Extreme Bridge Loads

Full Session with Abstracts

340050-2 - Repairable Reinforced Concrete Bridge Columns

Friday, April 20
1:30 PM - 5:00 PM
Location: 102

Reinforced concrete (RC) columns are frequently used in bridges. Even though design specifications prevent collapse after severe events, significant damage of columns is expected in high seismic regions. When column longitudinal reinforcement is buckled or fractured, the column repair is difficult and expensive. In this case, affected bridges are usually demolished and totally replaced. A new connection is developed for RC bridge columns with replaceable reinforcement to significantly accelerate the construction, to improve displacement capacity of columns, and to repair RC columns in a few hours after severe earthquakes with minimal costs and no need of special equipment or skilled labor. Furthermore, the total replacement of the affected bridge is prevented with the proposed detailing. If advanced materials such as shape memory alloy reinforcement are used in the joint, columns will be damage-free. The presentation will highlight the findings of analytical and experimental studies on the repairable joint detailing for RC columns.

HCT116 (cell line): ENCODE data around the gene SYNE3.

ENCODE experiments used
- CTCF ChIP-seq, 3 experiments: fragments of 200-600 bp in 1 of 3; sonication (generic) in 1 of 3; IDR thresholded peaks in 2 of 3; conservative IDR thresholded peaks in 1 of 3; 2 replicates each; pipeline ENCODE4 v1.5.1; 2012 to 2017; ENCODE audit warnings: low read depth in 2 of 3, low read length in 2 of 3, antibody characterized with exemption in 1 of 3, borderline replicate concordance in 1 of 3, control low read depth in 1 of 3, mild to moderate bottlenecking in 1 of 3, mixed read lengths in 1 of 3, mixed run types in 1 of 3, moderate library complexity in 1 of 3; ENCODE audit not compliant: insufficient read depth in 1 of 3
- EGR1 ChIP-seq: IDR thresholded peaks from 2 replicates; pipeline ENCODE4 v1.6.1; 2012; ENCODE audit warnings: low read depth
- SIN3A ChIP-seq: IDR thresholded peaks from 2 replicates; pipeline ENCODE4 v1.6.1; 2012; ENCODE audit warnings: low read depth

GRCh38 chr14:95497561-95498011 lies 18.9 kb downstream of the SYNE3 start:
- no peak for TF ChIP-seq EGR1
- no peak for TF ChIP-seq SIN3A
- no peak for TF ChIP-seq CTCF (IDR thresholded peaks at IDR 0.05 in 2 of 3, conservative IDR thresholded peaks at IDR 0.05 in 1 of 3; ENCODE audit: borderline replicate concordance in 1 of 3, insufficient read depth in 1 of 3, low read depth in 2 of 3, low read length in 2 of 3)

Mostafa Tazarv

Assistant Professor
South Dakota State University

Dr. Mostafa Tazarv is an assistant professor in the department of Civil and Environmental Engineering at South Dakota State University (SDSU). Prior to joining SDSU in 2015, Dr. Tazarv was a post-doctoral scholar at the University of Nevada, Reno as well as a research associate at Infrastructure Innovation, LLC working on different projects. His research interests include the seismic behavior of concrete structures, advanced materials for civil infrastructure, accelerated bridge construction, large-scale testing, and nonlinear structural analysis. Dr. Tazarv is currently working on different research projects as PI and Co-PI. The total amount of his active research grants as PI and Co-PI is more than $1.2 M. His past research led to the development of a new generation of bridge columns that can be built faster, last longer, perform better in severe events, and cost less in long-term. The first shape memory alloy (SMA) bridge in the world is under construction in Seattle, in which design and construction guidelines for SMA-reinforced columns were based on his study on advanced materials. The unique aspect of this bridge is its continuous functionality after severe earthquakes with minimal post-earthquake damage and repair needs.

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340050-2 - Repairable Reinforced Concrete Bridge Columns



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